Posted by Marcia Penner Freedman
That fire requires oxygen is something children learn early in life. In a second grade science lesson a jar is placed over a flaming candle. The flame dies out. The wick smolders and cools.
Oxygen, heat and fuel, the fire triangle of the child’s lesson, has been fire’s story since its appearance on Earth, which, according to fire historian Stephen J. Pyne, was 400 million year ago, when all the ingredients were in place and the triangle was completed.
For 400 million years, fire has followed a consistent principle: after ignition – which occurs naturally in the form of lightning – sufficient heat, fuel and oxygen must be present if fire is to take hold and thrive. The removal or reduction of any one of these elements during a fire diminishes or extinguishes the fire’s energy.
How was it that human beings were able to grasp this principle and make fire their own? Perhaps they observed the slowing down of a forest fire when the nights turned cool, the halted progress as a fire crept up against a granite wall, or the flare up of flames in the presence of a sudden breeze.
Whatever it was that allowed them to connect the fire triangle dots, somewhere in the course of their evolution people learned they could start and stop fires and keep them going. They learned about fuels, figured out which burned hotter, which cooler. They put their fire triangle knowledge to use and manipulated fires of different types—to cook their food, clear their fields, shape their tools and weapons, run their cars, and, to fight their wildfires.
Anthropologist M. Kat Anderson, proposes that control of fire was “the greatest invention in the history of humankind,” allowing ancient people to stay warm, cook food and repel predators. Fire might have encouraged them to remain awake after nightfall, contributing to a social life, or prompted them to venture out and settle in otherwise forbiddingly cold areas.
Fire’s connection to humans is only one part of its narrative, however. As a force of nature, fire tears through the living world, feeding on biomass, drawing out its energy; in essence, killing it. “Hurricanes, tornadoes, floods, melting glaciers, these are purely physical,” wrote Pyne. “Not fires. Fires need life.”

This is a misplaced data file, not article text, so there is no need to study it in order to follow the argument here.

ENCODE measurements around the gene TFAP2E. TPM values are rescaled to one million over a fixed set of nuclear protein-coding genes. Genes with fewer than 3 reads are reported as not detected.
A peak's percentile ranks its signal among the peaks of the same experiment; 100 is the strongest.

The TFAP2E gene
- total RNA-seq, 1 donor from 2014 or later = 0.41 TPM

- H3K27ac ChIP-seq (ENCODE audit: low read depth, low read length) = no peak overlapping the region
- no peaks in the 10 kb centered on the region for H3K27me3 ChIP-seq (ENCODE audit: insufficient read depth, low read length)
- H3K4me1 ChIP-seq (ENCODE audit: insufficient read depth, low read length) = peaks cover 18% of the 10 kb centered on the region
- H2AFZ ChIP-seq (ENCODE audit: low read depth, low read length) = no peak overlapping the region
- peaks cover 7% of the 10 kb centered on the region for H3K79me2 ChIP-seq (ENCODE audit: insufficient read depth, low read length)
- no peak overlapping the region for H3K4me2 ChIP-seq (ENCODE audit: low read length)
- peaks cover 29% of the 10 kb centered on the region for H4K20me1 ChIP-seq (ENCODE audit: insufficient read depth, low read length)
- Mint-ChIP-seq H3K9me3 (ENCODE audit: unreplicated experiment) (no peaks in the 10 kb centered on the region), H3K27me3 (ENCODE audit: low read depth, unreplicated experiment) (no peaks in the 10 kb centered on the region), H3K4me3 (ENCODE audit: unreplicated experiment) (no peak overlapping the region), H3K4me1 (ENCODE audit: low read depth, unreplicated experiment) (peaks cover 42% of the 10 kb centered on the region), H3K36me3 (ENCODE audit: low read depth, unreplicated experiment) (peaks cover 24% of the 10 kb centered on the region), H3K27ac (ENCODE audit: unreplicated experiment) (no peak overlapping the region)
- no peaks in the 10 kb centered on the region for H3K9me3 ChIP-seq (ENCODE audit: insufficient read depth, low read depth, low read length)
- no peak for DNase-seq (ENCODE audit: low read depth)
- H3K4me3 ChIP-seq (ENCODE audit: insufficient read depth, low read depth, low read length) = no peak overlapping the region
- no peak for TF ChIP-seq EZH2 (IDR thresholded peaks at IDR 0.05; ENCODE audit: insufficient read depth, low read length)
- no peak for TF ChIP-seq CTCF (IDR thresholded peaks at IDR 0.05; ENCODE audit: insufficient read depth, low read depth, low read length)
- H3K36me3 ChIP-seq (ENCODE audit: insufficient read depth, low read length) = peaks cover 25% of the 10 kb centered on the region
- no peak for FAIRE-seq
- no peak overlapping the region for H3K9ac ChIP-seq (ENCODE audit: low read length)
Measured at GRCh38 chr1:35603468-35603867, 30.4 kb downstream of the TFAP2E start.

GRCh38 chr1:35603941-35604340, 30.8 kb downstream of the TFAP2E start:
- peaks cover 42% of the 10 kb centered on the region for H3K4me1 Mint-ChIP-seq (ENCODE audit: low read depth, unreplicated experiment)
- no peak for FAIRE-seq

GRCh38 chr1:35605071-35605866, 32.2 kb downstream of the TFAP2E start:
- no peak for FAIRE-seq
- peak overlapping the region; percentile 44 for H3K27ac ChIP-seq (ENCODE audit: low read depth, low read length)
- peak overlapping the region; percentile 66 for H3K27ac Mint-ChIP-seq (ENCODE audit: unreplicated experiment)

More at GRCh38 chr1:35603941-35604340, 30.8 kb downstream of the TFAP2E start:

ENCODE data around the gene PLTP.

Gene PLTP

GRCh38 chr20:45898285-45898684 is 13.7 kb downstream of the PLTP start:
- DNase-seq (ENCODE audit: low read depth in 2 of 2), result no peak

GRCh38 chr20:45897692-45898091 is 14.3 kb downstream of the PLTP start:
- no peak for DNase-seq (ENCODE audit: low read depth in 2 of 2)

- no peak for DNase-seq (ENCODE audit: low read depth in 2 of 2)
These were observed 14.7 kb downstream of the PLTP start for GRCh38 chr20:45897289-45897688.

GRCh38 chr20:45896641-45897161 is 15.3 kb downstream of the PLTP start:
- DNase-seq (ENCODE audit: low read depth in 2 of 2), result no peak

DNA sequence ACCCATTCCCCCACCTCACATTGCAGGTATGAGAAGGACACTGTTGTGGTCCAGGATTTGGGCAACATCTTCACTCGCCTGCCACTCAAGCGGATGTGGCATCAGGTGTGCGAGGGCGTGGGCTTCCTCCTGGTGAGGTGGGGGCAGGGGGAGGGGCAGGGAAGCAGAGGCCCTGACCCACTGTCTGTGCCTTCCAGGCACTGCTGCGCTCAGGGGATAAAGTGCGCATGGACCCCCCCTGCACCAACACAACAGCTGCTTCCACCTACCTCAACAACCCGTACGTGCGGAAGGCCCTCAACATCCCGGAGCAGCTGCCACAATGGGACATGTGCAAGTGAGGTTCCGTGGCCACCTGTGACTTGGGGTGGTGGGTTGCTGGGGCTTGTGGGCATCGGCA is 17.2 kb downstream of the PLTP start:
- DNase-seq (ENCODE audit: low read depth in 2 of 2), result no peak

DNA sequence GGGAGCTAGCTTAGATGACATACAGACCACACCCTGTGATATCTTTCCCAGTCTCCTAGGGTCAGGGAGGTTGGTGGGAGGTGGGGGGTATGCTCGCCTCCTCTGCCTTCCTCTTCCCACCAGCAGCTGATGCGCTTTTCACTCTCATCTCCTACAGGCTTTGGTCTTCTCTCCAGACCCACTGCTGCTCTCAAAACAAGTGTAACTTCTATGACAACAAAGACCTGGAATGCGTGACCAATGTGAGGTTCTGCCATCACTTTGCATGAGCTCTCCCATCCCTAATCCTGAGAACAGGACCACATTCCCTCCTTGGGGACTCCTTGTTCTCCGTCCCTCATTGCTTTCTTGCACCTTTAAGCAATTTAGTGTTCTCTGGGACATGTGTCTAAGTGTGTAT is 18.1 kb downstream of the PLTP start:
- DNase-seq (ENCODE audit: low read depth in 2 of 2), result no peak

Yes, fire feeds off of living matter. But in forests where fire is a natural part of the environment, like those in California, fire meets its match. It comes up against life that can resist its onslaught. It encounters plants that even depend on fire to sustain and improve their species.
In the Sierra National Forest, many examples exist of plants that have adapted to the presence of fire or make use of fire for propagation and improvement.
The ponderosa pine grows a bark thick enough to protect the tree from fire’s destructive heat. The dormant seeds of the Buckbrush burst open and germinate with fire, even when the mother plant has been killed. Flowering after fire is enhanced in the Mariposa Lily and Penstemon. In the ubiquitous Bear Clover, a.k.a. Mountain Misery, the deep and complicated root system and tenacious underground series of horizontal stems produce sprouts after the plant’s bout with fire.
Then there is the giant sequoia. In its relationship to fire, the sequoia resists fire by its rutted fibrous bark which has been known to grow to a thickness of two to three feet. The Sequoia defies fire by sending up shoots after fire has passed, the only conifer in the Sierra that sprouts.
The Sequoia also recruits fire to open its cones, which are the size of a chicken egg – two-and-a-half inches in length. A mature tree could have eleven thousand cones, but some can produce up to a hundred thousand. The cones, each containing an average of two hundred flakes of seed, can remain on the tree for decades waiting for heat from a fire to dry them and open them, releasing hundreds of thousands of seeds in the course of a year.
As they float to the ground, the seeds can travel up to six hundred feet from the base of the tree. Once the seeds settle, they need a soft rich soil in which to embed, a condition brought about by fire that cleans out the pine needles and other debris—duff—around the base of the tree. The seeds will become covered with a tiny layer of the mineral soil, and there germination begins.
What takes life, gives life.